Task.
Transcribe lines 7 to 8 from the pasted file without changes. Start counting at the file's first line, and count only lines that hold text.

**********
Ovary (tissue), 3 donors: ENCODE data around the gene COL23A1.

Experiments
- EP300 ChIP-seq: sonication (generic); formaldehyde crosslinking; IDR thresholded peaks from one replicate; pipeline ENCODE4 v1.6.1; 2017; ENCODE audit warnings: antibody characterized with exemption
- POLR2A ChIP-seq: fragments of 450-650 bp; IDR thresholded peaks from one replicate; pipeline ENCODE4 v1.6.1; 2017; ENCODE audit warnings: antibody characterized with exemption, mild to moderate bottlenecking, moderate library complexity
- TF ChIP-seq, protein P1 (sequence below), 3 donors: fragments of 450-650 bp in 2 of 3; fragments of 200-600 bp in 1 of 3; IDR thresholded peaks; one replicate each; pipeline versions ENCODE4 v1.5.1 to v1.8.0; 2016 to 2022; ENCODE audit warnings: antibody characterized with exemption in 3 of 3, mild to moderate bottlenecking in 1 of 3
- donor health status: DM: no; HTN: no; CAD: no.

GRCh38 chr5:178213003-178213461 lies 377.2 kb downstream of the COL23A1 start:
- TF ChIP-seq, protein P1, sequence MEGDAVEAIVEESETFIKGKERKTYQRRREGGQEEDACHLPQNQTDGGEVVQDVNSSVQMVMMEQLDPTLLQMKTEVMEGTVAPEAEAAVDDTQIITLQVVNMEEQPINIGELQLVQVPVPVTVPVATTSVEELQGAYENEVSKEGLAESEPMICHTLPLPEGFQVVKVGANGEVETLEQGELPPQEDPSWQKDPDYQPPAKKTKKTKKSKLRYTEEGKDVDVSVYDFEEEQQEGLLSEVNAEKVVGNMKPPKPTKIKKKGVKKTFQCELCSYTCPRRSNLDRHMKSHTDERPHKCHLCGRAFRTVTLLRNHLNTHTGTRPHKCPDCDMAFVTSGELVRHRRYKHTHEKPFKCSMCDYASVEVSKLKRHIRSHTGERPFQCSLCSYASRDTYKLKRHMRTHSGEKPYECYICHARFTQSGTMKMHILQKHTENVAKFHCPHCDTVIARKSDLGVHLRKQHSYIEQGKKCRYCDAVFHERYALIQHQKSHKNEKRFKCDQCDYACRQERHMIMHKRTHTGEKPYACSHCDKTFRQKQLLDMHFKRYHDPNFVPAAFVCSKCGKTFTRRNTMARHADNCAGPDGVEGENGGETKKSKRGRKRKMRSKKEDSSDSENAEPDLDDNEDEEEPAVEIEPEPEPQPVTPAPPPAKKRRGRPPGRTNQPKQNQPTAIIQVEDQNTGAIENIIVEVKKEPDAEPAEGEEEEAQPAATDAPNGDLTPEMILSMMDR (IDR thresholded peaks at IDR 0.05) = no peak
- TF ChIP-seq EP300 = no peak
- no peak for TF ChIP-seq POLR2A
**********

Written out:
GRCh38 chr5:178213003-178213461 lies 377.2 kb downstream of the COL23A1 start:
- TF ChIP-seq, protein P1, sequence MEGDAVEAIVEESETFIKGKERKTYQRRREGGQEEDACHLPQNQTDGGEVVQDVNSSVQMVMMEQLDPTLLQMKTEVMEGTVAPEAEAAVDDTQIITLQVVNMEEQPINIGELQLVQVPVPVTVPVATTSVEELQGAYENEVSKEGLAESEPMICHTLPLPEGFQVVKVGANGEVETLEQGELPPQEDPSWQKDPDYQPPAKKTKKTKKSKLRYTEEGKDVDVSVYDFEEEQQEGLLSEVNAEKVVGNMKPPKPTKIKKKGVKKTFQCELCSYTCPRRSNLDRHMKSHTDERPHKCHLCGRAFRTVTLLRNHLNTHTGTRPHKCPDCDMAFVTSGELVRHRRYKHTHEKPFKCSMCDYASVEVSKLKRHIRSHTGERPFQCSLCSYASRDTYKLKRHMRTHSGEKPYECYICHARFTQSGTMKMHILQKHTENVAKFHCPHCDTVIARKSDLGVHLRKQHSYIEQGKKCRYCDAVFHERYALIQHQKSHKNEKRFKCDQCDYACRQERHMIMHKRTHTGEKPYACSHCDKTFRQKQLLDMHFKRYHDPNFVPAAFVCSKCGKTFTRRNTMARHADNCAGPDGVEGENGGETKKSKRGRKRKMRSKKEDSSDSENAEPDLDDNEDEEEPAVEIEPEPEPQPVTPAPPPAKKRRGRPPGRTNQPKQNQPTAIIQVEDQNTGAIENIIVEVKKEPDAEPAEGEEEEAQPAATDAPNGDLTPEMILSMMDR (IDR thresholded peaks at IDR 0.05) = no peak